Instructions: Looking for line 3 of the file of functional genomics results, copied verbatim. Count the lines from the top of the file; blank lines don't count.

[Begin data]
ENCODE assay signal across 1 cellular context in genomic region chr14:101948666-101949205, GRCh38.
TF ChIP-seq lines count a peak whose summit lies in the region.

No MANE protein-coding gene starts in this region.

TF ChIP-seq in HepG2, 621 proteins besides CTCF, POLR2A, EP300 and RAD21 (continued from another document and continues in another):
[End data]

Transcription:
No MANE protein-coding gene starts in this region.